Retail Insights

How Can You Get There if You Can’t See It?

The Robin Report

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What performance measures and goal-setting metrics are you currently using? How do you know they accurately reflect individual store performance? Are they helping to create a high-performance culture? We are immersed in a data-driven environment and increasingly dependent on metrics and tools to measure and monitor our businesses. But most of us are willing to admit that transforming data into valuable insights is an ongoing challenge.

In the December Robin Report, I introduced a new customer-centered metric—Return-On-Visit (ROV)—that enables retailers to uncover hidden opportunities to drive incremental sales. Before we take a deeper dive into how ROV and other new metrics can provide better insights, let’s take a quick look at the limitations of traditional performance measures and goal setting.

Do Your Metrics Provide a Complete Picture of Performance?

There is no shortage of measurement tools and management reports. The era of “big data” has clearly arrived on the retail scene, principally fueled by:

  • Advanced POS systems that capture and disseminate vast amounts of transactional-level information.
  • The development of data-mining techniques that pinpoint the buying habits of customers.
  • Easily created custom reports at all levels of the organization that may or may not lead the end user to make the right decisions.

However, my experience suggests that these advances—as impressive as they are—have not delivered on the promise of enabling faster and more effective decisions at each level of the organization. To the contrary, they have often created information overload at all levels, with store managers struggling to balance operational tasks and customer service; field managers attempting to prioritize and filter competing corporate initiatives; and corporate managers wrestling with the fundamental questions of what really drives store performance.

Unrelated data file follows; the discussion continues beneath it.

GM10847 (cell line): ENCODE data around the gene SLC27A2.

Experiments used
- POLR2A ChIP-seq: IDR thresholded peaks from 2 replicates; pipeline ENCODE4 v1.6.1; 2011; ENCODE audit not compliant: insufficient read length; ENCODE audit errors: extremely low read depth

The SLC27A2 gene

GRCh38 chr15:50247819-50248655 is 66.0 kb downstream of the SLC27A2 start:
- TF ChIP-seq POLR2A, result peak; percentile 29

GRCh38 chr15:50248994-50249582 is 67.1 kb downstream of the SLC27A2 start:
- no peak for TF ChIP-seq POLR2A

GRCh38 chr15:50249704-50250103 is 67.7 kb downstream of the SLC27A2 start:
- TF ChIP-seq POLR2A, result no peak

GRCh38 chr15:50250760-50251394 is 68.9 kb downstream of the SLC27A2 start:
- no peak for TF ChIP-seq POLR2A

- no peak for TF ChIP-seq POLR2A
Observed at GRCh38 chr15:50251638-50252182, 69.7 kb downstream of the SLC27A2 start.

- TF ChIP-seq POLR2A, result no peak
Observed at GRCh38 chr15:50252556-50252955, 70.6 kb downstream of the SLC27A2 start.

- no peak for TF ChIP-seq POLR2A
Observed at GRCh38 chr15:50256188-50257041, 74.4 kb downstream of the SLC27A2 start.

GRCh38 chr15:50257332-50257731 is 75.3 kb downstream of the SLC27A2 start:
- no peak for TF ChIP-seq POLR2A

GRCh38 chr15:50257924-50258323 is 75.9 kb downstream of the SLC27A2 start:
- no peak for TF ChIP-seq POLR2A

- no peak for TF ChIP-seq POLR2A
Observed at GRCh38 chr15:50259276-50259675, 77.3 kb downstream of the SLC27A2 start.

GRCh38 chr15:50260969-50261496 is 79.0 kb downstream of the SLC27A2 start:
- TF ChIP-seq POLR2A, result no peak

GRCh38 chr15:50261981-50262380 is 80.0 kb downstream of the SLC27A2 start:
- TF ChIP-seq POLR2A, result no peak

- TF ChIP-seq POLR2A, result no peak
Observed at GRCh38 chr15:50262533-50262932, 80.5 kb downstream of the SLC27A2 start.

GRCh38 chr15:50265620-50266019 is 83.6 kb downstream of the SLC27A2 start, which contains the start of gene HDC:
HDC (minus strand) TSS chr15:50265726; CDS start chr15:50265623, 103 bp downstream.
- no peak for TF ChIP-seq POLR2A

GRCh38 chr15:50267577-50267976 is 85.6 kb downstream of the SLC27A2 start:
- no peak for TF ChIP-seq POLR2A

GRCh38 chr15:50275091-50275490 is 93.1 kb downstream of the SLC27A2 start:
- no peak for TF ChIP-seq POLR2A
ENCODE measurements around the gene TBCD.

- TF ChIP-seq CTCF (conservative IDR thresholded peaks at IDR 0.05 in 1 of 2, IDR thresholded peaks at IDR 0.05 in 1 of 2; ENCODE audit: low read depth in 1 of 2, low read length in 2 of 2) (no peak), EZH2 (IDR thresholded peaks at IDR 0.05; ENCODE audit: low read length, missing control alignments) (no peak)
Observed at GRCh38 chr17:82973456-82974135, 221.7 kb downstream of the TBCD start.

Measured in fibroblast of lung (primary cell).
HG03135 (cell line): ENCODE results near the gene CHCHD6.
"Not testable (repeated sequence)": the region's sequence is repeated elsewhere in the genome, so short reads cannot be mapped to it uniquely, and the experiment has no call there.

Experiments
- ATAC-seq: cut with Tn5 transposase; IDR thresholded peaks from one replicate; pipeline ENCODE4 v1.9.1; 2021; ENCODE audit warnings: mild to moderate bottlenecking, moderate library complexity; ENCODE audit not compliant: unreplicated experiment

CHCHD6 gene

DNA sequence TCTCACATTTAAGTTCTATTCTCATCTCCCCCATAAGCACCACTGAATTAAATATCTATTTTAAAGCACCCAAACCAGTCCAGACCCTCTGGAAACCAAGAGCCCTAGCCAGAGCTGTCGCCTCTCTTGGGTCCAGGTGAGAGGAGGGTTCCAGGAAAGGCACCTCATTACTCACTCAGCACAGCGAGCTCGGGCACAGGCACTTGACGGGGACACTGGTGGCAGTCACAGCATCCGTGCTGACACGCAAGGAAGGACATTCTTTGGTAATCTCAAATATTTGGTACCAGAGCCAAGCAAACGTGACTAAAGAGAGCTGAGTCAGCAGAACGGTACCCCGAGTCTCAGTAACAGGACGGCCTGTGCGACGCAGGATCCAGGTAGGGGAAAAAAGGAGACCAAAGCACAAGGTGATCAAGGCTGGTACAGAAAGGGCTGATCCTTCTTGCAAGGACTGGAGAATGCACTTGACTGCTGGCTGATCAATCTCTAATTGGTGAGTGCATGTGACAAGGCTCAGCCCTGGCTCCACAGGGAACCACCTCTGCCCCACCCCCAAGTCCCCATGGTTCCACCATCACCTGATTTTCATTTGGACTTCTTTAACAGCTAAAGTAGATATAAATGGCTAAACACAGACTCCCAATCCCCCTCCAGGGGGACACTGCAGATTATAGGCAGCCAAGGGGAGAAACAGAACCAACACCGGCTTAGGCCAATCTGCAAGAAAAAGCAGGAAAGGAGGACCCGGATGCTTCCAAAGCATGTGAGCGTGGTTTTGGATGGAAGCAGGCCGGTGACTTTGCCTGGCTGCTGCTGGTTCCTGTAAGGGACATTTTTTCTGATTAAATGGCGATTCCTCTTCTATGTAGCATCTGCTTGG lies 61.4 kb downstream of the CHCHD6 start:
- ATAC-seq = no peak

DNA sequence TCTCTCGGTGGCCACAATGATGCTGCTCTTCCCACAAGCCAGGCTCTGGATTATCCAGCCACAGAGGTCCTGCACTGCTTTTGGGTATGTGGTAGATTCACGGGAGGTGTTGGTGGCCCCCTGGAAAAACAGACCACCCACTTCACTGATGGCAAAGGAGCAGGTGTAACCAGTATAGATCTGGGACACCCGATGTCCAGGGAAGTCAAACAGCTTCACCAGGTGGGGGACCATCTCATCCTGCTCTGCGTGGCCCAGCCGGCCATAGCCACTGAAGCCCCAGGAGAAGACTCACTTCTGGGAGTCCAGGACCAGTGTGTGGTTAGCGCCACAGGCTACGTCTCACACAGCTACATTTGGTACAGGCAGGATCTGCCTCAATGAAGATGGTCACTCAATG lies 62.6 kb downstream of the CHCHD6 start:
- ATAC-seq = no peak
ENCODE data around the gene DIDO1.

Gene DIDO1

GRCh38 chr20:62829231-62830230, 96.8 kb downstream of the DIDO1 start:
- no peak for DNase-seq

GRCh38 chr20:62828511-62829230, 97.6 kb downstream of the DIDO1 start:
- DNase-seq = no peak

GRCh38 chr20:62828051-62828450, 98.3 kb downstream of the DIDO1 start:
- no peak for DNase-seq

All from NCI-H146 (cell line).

Sifting through mountains of data and reports to identify actionable insights has become a full-time job for field and corporate managers, and the interpretation of the results is often unclear. More data doesn’t equate to better decision-making and can actually cause slower, less confident
decision-making, shifting priorities, and confusion about how to best replicate individual store successes across the entire fleet of stores. Unfortunately, in some cases, it can also lead to poor, or suboptimal, decisions.

In this data-driven environment, it’s important for retailers to step back and ask a few basic questions:

  • What do these metrics and reports really tell us?
  • Do they spotlight the opportunities and help us understand the reasons for performance?
  • Do they help store field teams know what specific actions to take to drive improvement?

Are Your Store Performance Goals Accurate and Credible?

The potential shortcomings of current measurement approaches come into sharper focus when we consider store performance goals. For most retailers, revenue goal planning is quite accurate at a company level on an annual and sometimes even quarterly basis. But don’t store teams also need specific daily goals so they can confidently make their week and their month? Won’t precise daily store goals, based on a ‘scientific method’, help each store team perform more effectively?

As an industry, we haven’t refined goals adequately at the store level.

There are many factors, when combined, which can distort the accuracy of daily store goals: differences in traffic patterns; seasonal influences; and other local factors just to name a few. Our research at Yacobian reveals that at a daily level, a store’s performance versus goal can often be greater than +/-50%, which obviously can be very troubling. Conversely, when we aggregate daily store data, a 200-store region measured over a month may see a variation of less than 5%. At a total company level, the quarterly variation might be less than 2%.

Based on our research, we have identified two typical patterns: